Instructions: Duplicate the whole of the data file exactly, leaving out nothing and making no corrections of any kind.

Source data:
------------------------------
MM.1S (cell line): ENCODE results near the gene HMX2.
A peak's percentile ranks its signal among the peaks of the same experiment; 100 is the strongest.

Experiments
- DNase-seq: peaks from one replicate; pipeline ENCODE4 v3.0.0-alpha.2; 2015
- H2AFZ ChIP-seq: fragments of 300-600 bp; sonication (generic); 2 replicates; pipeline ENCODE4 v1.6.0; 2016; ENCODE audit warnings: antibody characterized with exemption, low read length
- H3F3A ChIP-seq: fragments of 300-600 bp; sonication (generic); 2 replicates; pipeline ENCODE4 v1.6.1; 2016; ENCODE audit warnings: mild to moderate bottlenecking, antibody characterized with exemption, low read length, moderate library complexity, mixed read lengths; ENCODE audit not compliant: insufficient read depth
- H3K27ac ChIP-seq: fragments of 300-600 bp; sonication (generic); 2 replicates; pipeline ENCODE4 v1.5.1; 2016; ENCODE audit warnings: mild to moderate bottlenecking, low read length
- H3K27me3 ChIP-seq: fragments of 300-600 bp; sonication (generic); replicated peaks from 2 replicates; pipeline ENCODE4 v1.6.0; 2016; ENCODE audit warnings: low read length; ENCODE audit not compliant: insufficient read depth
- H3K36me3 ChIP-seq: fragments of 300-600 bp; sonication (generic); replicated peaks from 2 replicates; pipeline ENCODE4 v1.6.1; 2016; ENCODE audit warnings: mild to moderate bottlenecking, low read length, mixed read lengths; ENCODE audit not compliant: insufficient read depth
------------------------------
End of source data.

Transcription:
MM.1S (cell line): ENCODE results near the gene HMX2.
A peak's percentile ranks its signal among the peaks of the same experiment; 100 is the strongest.

Experiments
- DNase-seq: peaks from one replicate; pipeline ENCODE4 v3.0.0-alpha.2; 2015
- H2AFZ ChIP-seq: fragments of 300-600 bp; sonication (generic); 2 replicates; pipeline ENCODE4 v1.6.0; 2016; ENCODE audit warnings: antibody characterized with exemption, low read length
- H3F3A ChIP-seq: fragments of 300-600 bp; sonication (generic); 2 replicates; pipeline ENCODE4 v1.6.1; 2016; ENCODE audit warnings: mild to moderate bottlenecking, antibody characterized with exemption, low read length, moderate library complexity, mixed read lengths; ENCODE audit not compliant: insufficient read depth
- H3K27ac ChIP-seq: fragments of 300-600 bp; sonication (generic); 2 replicates; pipeline ENCODE4 v1.5.1; 2016; ENCODE audit warnings: mild to moderate bottlenecking, low read length
- H3K27me3 ChIP-seq: fragments of 300-600 bp; sonication (generic); replicated peaks from 2 replicates; pipeline ENCODE4 v1.6.0; 2016; ENCODE audit warnings: low read length; ENCODE audit not compliant: insufficient read depth
- H3K36me3 ChIP-seq: fragments of 300-600 bp; sonication (generic); replicated peaks from 2 replicates; pipeline ENCODE4 v1.6.1; 2016; ENCODE audit warnings: mild to moderate bottlenecking, low read length, mixed read lengths; ENCODE audit not compliant: insufficient read depth